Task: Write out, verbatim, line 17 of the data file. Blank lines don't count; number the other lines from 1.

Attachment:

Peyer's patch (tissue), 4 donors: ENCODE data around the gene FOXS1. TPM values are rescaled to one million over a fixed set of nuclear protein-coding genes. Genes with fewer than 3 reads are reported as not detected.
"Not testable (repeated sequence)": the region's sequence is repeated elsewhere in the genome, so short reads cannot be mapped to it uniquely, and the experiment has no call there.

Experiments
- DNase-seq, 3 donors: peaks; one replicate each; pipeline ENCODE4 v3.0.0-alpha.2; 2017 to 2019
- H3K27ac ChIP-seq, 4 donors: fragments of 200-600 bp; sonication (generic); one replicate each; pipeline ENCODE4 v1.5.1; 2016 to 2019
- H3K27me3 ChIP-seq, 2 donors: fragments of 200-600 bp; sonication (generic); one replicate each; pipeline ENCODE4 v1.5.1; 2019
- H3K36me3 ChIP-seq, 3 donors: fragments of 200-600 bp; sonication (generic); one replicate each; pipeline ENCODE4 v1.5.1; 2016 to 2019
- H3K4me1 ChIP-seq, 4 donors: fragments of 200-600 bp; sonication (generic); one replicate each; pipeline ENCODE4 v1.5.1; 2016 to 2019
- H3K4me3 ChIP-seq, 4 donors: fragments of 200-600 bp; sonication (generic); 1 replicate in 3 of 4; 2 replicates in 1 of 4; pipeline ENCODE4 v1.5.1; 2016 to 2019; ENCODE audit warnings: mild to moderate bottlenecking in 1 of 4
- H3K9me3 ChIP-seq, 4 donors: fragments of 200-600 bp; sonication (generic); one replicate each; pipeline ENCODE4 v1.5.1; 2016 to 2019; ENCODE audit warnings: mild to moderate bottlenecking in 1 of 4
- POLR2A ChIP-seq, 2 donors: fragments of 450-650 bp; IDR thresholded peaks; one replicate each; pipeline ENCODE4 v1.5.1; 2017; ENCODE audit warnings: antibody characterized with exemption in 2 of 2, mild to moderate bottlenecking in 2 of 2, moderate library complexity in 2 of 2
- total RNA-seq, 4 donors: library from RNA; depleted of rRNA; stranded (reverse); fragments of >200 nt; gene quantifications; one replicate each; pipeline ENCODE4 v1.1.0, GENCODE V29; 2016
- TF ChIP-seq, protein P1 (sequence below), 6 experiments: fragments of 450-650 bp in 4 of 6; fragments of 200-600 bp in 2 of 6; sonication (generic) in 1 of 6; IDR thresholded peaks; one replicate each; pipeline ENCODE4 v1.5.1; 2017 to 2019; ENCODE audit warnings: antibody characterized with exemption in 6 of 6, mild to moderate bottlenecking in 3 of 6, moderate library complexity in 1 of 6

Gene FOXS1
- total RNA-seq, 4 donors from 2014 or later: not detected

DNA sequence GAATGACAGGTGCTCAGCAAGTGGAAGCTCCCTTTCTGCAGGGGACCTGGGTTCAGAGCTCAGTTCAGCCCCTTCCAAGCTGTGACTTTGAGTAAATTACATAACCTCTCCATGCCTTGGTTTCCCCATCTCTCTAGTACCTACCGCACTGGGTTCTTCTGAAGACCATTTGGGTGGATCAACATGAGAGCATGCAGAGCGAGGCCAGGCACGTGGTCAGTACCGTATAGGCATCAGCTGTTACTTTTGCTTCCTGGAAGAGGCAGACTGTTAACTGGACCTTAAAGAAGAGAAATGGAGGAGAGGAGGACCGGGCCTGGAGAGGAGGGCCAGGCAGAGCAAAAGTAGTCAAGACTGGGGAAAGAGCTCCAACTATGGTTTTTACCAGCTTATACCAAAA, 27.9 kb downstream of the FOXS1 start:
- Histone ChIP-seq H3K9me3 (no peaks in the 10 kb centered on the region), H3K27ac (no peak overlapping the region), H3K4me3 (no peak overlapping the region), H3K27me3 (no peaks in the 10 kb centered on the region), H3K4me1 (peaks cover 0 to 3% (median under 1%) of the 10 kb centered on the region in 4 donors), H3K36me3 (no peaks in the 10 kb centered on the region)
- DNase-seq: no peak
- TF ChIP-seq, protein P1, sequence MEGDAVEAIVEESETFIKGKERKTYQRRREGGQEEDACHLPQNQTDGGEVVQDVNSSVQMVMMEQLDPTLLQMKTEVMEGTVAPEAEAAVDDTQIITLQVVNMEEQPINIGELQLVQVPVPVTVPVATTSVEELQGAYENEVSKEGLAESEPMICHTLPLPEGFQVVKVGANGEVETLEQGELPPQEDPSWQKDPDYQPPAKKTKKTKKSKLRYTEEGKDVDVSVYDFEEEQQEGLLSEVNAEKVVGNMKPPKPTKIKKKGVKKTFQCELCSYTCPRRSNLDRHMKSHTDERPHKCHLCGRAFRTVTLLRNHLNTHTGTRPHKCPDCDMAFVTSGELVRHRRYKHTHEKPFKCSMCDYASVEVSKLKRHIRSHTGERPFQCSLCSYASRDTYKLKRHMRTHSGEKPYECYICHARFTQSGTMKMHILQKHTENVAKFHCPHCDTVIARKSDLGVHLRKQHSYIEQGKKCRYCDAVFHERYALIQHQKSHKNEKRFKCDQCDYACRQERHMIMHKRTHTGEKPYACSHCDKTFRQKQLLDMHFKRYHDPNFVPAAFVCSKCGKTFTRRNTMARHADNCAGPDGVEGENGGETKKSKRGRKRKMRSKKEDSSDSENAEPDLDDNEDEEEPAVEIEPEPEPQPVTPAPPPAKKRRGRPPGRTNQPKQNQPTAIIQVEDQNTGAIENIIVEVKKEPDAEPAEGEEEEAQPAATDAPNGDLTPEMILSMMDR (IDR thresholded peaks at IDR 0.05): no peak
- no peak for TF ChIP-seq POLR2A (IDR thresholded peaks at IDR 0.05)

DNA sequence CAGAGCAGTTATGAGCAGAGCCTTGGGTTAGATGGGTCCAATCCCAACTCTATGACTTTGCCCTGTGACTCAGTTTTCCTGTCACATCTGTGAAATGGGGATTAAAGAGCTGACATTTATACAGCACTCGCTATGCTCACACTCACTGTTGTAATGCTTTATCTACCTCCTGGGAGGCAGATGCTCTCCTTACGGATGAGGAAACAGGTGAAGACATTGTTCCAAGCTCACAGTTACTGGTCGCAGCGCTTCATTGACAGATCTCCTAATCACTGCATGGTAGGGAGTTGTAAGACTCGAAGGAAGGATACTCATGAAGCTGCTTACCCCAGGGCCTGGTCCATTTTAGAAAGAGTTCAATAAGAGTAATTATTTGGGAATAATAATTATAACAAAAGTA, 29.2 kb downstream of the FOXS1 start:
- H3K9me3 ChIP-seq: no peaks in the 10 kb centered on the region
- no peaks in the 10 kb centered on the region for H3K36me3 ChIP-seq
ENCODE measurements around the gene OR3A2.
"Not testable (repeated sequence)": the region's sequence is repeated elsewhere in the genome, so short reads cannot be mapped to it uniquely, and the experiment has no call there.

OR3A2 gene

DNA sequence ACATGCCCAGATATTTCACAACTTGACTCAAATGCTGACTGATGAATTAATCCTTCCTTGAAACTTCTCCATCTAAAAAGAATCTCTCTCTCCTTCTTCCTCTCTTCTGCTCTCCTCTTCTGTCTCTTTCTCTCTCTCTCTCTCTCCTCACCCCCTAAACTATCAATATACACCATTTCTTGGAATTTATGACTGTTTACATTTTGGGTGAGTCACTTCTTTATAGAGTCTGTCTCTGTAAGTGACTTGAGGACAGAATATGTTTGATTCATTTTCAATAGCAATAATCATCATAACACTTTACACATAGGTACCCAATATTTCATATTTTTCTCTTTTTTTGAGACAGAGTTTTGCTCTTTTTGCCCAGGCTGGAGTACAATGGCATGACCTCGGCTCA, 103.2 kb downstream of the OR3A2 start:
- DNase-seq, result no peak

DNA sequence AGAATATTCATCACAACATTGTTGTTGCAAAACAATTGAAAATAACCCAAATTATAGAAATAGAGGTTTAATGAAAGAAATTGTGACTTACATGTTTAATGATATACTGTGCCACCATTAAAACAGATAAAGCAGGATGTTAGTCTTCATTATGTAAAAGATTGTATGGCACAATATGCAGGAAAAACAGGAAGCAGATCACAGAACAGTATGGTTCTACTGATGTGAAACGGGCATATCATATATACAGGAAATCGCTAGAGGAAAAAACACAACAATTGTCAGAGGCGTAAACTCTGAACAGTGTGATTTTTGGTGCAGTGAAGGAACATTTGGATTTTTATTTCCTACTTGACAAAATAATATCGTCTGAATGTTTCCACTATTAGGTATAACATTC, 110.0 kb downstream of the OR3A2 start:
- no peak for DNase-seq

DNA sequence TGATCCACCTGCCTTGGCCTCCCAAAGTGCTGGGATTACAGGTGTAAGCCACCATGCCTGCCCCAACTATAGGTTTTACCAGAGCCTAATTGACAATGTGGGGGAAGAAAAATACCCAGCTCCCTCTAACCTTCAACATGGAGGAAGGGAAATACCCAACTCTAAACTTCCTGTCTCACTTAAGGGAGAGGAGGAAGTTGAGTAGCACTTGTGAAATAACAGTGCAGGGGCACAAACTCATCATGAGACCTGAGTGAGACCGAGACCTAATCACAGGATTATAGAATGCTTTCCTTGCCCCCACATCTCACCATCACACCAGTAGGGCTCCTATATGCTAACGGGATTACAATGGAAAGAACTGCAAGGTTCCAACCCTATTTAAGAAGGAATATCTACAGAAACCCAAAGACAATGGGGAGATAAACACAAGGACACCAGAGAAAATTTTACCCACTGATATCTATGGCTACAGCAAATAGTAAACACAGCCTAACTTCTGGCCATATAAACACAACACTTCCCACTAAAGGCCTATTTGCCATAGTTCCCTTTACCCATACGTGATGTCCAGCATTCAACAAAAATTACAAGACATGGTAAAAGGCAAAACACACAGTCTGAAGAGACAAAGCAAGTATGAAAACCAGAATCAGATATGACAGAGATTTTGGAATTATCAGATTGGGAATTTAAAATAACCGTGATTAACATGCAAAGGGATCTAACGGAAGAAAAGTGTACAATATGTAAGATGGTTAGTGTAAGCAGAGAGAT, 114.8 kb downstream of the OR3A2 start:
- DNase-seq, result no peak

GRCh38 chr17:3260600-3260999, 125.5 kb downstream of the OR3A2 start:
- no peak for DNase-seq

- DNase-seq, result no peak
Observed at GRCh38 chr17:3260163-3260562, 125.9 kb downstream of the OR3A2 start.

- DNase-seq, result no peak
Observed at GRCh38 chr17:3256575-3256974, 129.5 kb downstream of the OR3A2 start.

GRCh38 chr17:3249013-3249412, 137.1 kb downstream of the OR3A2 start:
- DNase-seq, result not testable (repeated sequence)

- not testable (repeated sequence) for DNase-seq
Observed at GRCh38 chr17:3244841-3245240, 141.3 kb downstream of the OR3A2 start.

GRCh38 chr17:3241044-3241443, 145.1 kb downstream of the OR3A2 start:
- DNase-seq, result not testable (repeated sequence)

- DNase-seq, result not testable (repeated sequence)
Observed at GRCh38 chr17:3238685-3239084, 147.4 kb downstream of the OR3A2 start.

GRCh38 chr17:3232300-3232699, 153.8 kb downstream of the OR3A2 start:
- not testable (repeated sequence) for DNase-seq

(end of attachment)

- Histone ChIP-seq H3K9me3 (no peaks in the 10 kb centered on the region), H3K27ac (no peak overlapping the region), H3K4me3 (no peak overlapping the region), H3K27me3 (no peaks in the 10 kb centered on the region), H3K4me1 (peaks cover 0 to 3% (median under 1%) of the 10 kb centered on the region in 4 donors), H3K36me3 (no peaks in the 10 kb centered on the region)